News‎ > ‎

Review of haXe 2 Beginner's Guide

posted Oct 12, 2011, 2:50 PM by Nikolay Krasko   [ updated Oct 12, 2011, 2:51 PM ]
Last weekend I’ve finished reading of “haXe 2 Beginner's Guide” which I was gifted by the publisher in exchange of making a review. So here it’s.

Writing a book about haxe seems to me extremely difficult because of the language multi platform nature, constant improvement process and a variety of projects related to the haxe. And I’m glad that Benjamin Dasnois started this great work of collection knowledge about haxe in a book format. This is the first edition and certainly there are a number of things I would suggest to improve.

My main complaint is to extreme brevity. Of course a small size is good for a book, but text often doesn't explain why things are so as they are, only enlists strict facts about the language without discussion, gets you know about alternatives or providing a list of advantages and disadvantages. OOP concepts definitions from my point of view are currently poor and I’m sure that it should be said in preface that a reader must be familiar with at least one OOP language to follow the author’s ideas easily.

The other thing I was very disappointed about is a low quality of the code snippets. Examples contain dead code, number of compile errors, absence of single code style and bad indentation. Also almost everywhere in the book single line comments spread across several lines and that produces errors after copying code into a text editor. As  a result there’s a strong feeling of incompleteness and mediocrity. Hope it will be corrected as soon as possible.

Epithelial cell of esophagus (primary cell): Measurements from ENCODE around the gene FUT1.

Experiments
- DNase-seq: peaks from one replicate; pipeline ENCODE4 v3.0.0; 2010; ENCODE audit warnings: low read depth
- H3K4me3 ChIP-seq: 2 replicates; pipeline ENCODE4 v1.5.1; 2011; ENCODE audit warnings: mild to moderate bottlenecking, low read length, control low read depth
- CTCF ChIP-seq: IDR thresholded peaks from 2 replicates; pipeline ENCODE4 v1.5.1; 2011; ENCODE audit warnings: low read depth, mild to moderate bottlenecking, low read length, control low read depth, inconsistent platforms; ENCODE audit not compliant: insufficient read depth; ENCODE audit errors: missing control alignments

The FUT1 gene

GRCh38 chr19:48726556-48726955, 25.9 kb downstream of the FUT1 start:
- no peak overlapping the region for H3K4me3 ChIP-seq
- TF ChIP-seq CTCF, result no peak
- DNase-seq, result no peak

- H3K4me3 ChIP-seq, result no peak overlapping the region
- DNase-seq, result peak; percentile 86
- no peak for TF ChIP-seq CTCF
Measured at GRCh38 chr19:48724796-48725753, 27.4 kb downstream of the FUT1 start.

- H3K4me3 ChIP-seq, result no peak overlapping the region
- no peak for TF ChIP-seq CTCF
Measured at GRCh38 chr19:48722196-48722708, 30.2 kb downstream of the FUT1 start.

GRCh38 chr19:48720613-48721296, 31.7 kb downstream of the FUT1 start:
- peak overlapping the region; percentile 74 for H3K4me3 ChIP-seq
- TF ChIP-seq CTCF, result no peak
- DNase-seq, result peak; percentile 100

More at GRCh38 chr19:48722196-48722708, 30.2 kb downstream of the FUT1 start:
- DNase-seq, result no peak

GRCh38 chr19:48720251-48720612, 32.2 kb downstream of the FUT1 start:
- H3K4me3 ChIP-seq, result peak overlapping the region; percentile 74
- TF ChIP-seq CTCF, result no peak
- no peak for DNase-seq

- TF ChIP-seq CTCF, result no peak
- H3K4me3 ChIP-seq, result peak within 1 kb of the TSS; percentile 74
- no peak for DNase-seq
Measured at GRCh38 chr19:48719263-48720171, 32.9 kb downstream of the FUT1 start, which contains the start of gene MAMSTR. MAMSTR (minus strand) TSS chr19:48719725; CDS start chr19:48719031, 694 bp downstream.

In my opinion there are still enough unexposed places in the book without further references (e.g.  how I can make types comparable, what is the range of integer, performance discussion and targets nuances). Some links to the documentation or even well-known discussions in mailing lists would be very useful if it is not possible to include that information into the book.

There are several things I would recommend to add to this book. A full description of haxe compiler options because it's not clear how to work with the given examples. More steps how to setup environment for running examples for those who is unfamiliar with described target platform. Also I think that there should be more explanation and some comparisons with other languages to know why one should prefer haxe instead of using them. A fair description of current haXe problems and their possible solutions could enclose a useful chapter. And surely I should mention that book doesn’t consider C++ target and has no information about macroses.

On the other hand I was glad to get know about templates and SPOD library in haXe and will definitely try to play with them closer. There is a good chapter how to feel comfortable in the community that is very important for haxe beginners.

On the whole “haXe 2 Beginner's Guide” in current version is an overview of some haXe possibilities. It could be useful for those who is familiar with OOP concepts and wants to see main features of haxe without a lot of details but with some examples. And It’s probably OK to have an eBook version to support author and to give a chance for making a new edition.